3 Results

After excluding 37 patients with incomplete records within 2 months after the IVB injection, we enrolled 724 patients, who received a total of 1870 IVB injections. The average age was 62.09 ± 13.39 years. The average age of the diabetes mellitus (DM) group was 56.21 ± 11.60 years, which was significantly younger than the AMD group (69.91 ± 11.74 years; P < 0.001) and the RVO group (65.01 ± 12.38 years; P < 0.001). There was also significant difference in age between the AMD and RVO groups (P < 0.001). There were 386 males and 338 females, and there was a significant difference in sex distribution among the 3 groups (P = 0.015); post hoc analyses showed significant difference between the AMD and RVO groups (P = 0.013). The average number of injections was 2.58 ± 1.60. The number of IVB injections was significantly different among the 3 groups (P < 0.001). The post hoc analyses showed that the average number of IVB injections in patients with AMD (2.98 ± 1.57) was significantly higher than in patients with DM (2.55 ± 1.72; P < 0.001) and patients with RVO (1.88 ± 1.00, P < 0.001). There was also significant difference in the average number of IVB injections between patients with DM and RVO (P = 0.001).

Seven patients were diagnosed with MI within 2 months after receiving an IVB injection. Of 274 patients with AMD, 2 (0.73%) were diagnosed with MI; of 311 patients with diabetes-related complications, 3 (0.96%) were diagnosed with MI; and of 139 patients with RVO, 2 (1.44%) were diagnosed with MI. There was no significant difference in MI prevalence after IVB injection according to the reason for receiving the injection (P = 0.785; Table 1).

Table 1
Table 1:
Demographic and baseline clinical characteristics of the patients.

The average age of patients diagnosed with MI after the IVB injection was 64.42 ± 13.22 years (6 males and 1 female). All patients experienced chest pain between 3 and 21 days after the IVB injections. The average time of onset of these pains was 14.00 ± 6.45 days. Four patients were treated with hypertension medications and 5 were treated for DM. Five patients were diagnosed with MI after receiving the first injection and the other 2 patients were diagnosed after the third injection. Two of these patients had a history of MI and 1 had a history of cerebrovascular infarction. In logistic regression analysis, MIs after receiving IVB were associated with previous history of MI or cerebrovascular infarction (P = 0.005; Table 2).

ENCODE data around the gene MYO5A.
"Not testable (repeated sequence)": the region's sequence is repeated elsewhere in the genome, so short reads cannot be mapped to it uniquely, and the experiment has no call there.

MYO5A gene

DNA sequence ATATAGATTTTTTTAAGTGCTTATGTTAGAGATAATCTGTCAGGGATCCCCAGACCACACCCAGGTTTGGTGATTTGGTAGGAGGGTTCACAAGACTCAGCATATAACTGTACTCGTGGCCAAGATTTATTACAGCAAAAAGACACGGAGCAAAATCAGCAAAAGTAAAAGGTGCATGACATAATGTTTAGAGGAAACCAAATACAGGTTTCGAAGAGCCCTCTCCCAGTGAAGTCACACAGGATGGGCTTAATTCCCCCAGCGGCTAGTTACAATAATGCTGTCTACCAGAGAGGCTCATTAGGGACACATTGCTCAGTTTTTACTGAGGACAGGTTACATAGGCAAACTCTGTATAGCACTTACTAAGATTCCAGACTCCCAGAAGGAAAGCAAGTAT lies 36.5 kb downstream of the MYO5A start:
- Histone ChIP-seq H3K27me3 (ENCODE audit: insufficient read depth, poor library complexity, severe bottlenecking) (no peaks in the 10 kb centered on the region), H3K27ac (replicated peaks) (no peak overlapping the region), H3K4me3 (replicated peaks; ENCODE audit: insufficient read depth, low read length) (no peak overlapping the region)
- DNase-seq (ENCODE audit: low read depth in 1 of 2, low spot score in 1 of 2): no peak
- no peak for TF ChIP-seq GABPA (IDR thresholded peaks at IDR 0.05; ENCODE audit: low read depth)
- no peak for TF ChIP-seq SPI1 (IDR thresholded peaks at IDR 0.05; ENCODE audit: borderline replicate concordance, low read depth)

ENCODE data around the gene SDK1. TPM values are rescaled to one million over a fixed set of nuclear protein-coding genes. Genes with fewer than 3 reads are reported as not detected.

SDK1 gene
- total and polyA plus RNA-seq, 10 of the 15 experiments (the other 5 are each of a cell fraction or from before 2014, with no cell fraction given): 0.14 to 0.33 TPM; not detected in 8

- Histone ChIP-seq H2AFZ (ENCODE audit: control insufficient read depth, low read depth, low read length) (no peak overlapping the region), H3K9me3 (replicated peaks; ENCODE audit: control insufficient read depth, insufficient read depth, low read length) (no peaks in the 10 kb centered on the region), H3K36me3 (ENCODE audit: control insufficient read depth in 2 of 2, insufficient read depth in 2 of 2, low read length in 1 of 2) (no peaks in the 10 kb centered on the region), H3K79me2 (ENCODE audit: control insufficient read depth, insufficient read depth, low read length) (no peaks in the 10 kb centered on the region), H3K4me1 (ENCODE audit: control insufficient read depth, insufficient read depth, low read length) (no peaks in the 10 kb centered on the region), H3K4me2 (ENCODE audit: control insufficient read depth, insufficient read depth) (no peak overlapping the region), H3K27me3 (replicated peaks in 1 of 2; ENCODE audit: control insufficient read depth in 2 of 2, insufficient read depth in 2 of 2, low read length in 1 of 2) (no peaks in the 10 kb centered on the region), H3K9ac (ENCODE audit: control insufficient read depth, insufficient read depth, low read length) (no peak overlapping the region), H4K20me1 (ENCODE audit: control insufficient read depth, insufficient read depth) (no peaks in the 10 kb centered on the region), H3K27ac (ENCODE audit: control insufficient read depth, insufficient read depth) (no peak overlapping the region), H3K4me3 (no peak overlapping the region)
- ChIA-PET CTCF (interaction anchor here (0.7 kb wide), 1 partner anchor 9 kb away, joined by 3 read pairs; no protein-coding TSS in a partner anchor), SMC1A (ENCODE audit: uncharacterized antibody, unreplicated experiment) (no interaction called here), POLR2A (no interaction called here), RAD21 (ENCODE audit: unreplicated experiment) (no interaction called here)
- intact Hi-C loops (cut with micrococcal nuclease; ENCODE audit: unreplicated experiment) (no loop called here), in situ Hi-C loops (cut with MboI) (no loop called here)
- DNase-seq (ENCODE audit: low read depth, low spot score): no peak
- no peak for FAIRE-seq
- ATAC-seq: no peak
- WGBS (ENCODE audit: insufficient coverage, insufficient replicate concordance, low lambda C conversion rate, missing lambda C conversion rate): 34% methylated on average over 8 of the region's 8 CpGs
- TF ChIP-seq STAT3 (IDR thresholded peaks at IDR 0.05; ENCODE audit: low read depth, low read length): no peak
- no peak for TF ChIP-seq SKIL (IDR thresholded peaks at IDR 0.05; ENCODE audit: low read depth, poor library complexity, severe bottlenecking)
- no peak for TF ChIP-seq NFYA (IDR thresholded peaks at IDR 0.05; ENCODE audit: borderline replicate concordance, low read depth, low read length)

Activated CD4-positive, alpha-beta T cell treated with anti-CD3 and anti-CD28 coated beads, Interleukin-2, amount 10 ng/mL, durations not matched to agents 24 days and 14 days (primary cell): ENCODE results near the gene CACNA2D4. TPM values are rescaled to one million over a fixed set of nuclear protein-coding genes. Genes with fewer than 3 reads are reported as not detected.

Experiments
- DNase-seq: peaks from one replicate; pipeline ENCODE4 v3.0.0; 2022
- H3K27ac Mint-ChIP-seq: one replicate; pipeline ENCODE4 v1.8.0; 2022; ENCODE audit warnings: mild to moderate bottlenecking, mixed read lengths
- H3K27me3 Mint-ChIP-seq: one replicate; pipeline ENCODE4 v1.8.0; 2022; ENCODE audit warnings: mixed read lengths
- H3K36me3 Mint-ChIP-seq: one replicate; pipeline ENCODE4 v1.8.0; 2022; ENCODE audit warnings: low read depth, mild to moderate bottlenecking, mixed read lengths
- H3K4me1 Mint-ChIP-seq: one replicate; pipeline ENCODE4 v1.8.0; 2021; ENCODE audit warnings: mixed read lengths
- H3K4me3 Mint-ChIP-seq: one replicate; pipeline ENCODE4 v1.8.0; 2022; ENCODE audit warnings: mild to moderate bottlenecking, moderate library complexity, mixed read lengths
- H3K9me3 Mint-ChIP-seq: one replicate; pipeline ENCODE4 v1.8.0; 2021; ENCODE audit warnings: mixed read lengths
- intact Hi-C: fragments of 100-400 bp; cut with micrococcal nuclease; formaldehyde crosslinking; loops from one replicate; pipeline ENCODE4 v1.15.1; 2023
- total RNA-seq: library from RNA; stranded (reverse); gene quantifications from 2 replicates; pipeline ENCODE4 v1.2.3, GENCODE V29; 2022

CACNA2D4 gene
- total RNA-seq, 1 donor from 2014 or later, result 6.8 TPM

Table 2
Table 2:
Variables associated with MI to IVB upon logistic regression analysis.

4 Discussion

As previously mentioned, there has been controversy concerning the possible association between IVB injections and thromboembolic accidents. Some studies reported no association between IVB injections and cerebrovascular accidents (CVAs) or MIs,[21–25] but others reported that IVB injections were associated with an increased risk of CVAs or MIs.[18–20,28,29] These studies reported that the cause of the MIs was the use of anti-VEGF treatments that increased the risk of systemic VEGF suppression.[28,30] Some studies have also reported a significant decrease in plasma VEGF levels after bevacizumab or aflibercept intravitreal injections,[31,32] and the presence of ranibizumab in the systemic circulation after intravitreal injections.[33] The VEGF is necessary for normal functioning of the endothelium, where it promotes vascular integrity and endothelial cell survival,[34,35] but in 1 study systemic anti-VEGF agents caused vascular endothelial cell dysfunction, which induced a coagulation cascade.[36] Another study showed that IVB injection resulted in increased serum D-dimer levels and risk of thromboembolism.[37] Some VEGF isoforms play a positive role in cardiovascular function, but nonselective inhibition of VEGF may be involved in the induction of MI.[38] Most of these studies investigated patients with AMD[18,21,22,27,39]; the present study is the first to compare differences in vascular complication according to the type of disease treated with anti-VEGF.